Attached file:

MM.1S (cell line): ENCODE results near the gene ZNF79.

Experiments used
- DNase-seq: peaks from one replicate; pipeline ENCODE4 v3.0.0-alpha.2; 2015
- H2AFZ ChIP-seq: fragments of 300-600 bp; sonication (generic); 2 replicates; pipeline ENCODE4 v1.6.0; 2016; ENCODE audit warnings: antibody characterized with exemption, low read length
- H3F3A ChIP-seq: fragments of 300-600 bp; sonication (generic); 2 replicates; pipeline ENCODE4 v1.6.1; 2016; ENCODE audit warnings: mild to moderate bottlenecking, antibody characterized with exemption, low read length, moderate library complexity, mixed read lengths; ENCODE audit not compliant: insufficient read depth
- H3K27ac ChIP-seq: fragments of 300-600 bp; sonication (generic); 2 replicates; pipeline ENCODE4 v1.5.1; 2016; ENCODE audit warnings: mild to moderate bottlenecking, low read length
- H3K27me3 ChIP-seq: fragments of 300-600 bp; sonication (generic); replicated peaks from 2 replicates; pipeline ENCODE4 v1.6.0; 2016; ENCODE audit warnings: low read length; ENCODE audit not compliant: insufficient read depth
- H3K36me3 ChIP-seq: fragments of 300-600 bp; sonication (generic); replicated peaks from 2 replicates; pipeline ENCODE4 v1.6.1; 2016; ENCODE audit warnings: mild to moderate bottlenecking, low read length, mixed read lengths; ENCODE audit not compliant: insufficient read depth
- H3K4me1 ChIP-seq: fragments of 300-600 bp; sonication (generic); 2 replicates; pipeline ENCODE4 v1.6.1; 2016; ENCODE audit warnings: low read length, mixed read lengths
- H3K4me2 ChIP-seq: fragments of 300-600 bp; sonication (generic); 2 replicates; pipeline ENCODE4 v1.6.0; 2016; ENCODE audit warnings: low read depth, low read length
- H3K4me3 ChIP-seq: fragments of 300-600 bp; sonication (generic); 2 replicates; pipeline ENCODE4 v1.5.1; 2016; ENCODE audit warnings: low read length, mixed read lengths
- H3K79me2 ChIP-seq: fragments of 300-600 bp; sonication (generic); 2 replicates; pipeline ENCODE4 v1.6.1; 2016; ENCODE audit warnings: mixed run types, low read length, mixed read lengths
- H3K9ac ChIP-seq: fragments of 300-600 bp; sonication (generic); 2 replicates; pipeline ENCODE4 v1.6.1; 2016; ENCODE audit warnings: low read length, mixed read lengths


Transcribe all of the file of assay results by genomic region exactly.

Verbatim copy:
MM.1S (cell line): ENCODE results near the gene ZNF79.

Experiments used
- DNase-seq: peaks from one replicate; pipeline ENCODE4 v3.0.0-alpha.2; 2015
- H2AFZ ChIP-seq: fragments of 300-600 bp; sonication (generic); 2 replicates; pipeline ENCODE4 v1.6.0; 2016; ENCODE audit warnings: antibody characterized with exemption, low read length
- H3F3A ChIP-seq: fragments of 300-600 bp; sonication (generic); 2 replicates; pipeline ENCODE4 v1.6.1; 2016; ENCODE audit warnings: mild to moderate bottlenecking, antibody characterized with exemption, low read length, moderate library complexity, mixed read lengths; ENCODE audit not compliant: insufficient read depth
- H3K27ac ChIP-seq: fragments of 300-600 bp; sonication (generic); 2 replicates; pipeline ENCODE4 v1.5.1; 2016; ENCODE audit warnings: mild to moderate bottlenecking, low read length
- H3K27me3 ChIP-seq: fragments of 300-600 bp; sonication (generic); replicated peaks from 2 replicates; pipeline ENCODE4 v1.6.0; 2016; ENCODE audit warnings: low read length; ENCODE audit not compliant: insufficient read depth
- H3K36me3 ChIP-seq: fragments of 300-600 bp; sonication (generic); replicated peaks from 2 replicates; pipeline ENCODE4 v1.6.1; 2016; ENCODE audit warnings: mild to moderate bottlenecking, low read length, mixed read lengths; ENCODE audit not compliant: insufficient read depth
- H3K4me1 ChIP-seq: fragments of 300-600 bp; sonication (generic); 2 replicates; pipeline ENCODE4 v1.6.1; 2016; ENCODE audit warnings: low read length, mixed read lengths
- H3K4me2 ChIP-seq: fragments of 300-600 bp; sonication (generic); 2 replicates; pipeline ENCODE4 v1.6.0; 2016; ENCODE audit warnings: low read depth, low read length
- H3K4me3 ChIP-seq: fragments of 300-600 bp; sonication (generic); 2 replicates; pipeline ENCODE4 v1.5.1; 2016; ENCODE audit warnings: low read length, mixed read lengths
- H3K79me2 ChIP-seq: fragments of 300-600 bp; sonication (generic); 2 replicates; pipeline ENCODE4 v1.6.1; 2016; ENCODE audit warnings: mixed run types, low read length, mixed read lengths
- H3K9ac ChIP-seq: fragments of 300-600 bp; sonication (generic); 2 replicates; pipeline ENCODE4 v1.6.1; 2016; ENCODE audit warnings: low read length, mixed read lengths